NATIONAL BESTSELLER Henry Bright has newly returned to West Virginia from the battlefields of the First World War. Griefstruck by the death of his young wife and unsure of how to care for the infant son she left behind, Bright is soon confronted by the destruction of the only home he’s ever known. His hopes for safety rest with the angel who has followed him to Appalachia from the trenches of France and who now promises to protect him and his son. Haunted by the abiding nightmare of his experiences in the war and shadowed by his dead wife’s father, the Colonel, and his two brutal sons, Bright—along with his newborn—makes his way through a ravaged landscape toward an uncertain salvation. DON’T MISS THE EXCLUSIVE CONVERSATION BETWEEN JOSH RITTER AND NEIL GAIMAN IN THE BACK OF THE BOOK. Look for special features inside. Join the Circle for author chats and more. RandomHouseReadersCircle.com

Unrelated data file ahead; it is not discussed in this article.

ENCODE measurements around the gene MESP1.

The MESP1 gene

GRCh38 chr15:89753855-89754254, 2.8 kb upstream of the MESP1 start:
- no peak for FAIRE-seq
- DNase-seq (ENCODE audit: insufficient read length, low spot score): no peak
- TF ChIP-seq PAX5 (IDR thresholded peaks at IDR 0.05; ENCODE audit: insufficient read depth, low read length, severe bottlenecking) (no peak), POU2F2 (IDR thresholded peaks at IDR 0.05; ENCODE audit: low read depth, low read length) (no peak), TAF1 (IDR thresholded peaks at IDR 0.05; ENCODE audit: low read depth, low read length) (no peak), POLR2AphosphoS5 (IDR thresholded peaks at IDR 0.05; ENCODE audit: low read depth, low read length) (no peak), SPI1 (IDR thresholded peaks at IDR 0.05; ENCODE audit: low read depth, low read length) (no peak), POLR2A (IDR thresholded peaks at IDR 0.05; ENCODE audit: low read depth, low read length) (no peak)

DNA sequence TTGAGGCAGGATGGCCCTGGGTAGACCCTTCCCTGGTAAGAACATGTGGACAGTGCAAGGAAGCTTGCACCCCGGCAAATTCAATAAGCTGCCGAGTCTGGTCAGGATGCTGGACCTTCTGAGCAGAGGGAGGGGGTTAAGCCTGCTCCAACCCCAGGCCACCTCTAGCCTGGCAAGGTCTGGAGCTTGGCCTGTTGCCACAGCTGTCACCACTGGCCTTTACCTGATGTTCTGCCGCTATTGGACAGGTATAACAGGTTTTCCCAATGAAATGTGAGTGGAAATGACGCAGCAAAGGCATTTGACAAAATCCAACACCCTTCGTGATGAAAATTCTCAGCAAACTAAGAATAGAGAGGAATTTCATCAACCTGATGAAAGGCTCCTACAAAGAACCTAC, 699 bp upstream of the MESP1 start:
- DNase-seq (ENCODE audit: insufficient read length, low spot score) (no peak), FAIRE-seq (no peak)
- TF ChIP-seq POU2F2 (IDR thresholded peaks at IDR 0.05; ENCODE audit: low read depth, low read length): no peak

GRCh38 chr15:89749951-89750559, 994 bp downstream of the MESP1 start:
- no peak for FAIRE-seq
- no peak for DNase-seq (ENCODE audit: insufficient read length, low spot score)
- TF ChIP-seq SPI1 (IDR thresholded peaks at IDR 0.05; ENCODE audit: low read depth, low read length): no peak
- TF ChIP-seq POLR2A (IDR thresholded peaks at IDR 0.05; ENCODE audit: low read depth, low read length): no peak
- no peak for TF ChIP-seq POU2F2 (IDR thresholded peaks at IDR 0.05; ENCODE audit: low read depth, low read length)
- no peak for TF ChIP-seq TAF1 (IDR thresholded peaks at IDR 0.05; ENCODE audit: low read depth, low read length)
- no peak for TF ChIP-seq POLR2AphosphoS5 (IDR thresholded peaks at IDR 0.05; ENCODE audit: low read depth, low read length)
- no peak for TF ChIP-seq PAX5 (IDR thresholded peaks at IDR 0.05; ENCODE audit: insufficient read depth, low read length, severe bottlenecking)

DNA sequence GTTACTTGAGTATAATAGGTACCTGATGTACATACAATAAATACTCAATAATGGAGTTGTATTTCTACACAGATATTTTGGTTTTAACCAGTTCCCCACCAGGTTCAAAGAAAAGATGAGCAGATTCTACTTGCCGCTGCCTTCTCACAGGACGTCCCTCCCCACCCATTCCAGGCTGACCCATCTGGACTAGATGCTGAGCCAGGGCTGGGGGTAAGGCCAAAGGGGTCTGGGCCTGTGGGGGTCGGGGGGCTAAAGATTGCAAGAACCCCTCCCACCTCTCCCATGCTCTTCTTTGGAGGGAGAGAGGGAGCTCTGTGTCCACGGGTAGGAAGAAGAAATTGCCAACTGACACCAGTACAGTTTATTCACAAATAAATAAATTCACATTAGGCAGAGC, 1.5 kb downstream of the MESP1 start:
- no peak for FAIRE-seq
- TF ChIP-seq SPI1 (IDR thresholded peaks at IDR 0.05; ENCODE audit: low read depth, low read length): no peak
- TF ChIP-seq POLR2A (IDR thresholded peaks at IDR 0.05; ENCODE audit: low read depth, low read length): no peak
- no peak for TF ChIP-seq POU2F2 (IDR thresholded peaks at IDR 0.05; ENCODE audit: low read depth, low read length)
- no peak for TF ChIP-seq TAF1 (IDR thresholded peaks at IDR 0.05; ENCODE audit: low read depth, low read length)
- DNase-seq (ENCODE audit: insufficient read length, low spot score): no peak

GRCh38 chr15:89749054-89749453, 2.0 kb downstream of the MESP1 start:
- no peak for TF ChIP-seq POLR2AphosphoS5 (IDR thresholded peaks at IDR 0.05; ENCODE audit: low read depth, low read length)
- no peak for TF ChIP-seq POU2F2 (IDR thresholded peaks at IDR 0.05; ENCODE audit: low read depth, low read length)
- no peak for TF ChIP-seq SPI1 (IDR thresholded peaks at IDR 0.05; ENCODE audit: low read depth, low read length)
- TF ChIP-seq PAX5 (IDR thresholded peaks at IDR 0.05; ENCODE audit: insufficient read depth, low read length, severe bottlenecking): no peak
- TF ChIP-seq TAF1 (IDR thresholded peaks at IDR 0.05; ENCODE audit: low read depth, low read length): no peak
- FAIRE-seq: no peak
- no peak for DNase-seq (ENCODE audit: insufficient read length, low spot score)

Dana Stabenow's back with another winning installment in A Fine and Bitter Snow Change never comes easy, but it comes just the same, and it's on its way to the Park, to Niniltna, in southeast Alaska. This time it concerns the possibility of drilling for oil in a wildlife preserve near there, near Aleutian P.I. Kate Shugak's home territory. Battle lines are drawn across their community, but at least it gives Kate something to do. Still just months after her lover's violent death, though she doesn't know quite how, she is trying to get back into her daily life. First, tensions run high as their resident park ranger, Dan O'Brien, is deemed "too green for them" by management and asked to take early retirement. Kate rallies the troops inside the Park to fight for his job, but before she can really start throwing her weight around, a long-time Park resident is brutally murdered, another stabbed and left for dead as well. Alaska State Trooper Jim Chopin enlists Kate to help investigate, and together they tackle the loose ends: motive, timing, opportunity, means. One thing is for certain-in Dana Stabenow's masterful crime novels about the beauty and the danger of living and dying in Alaska, nothing is as simple as it seems.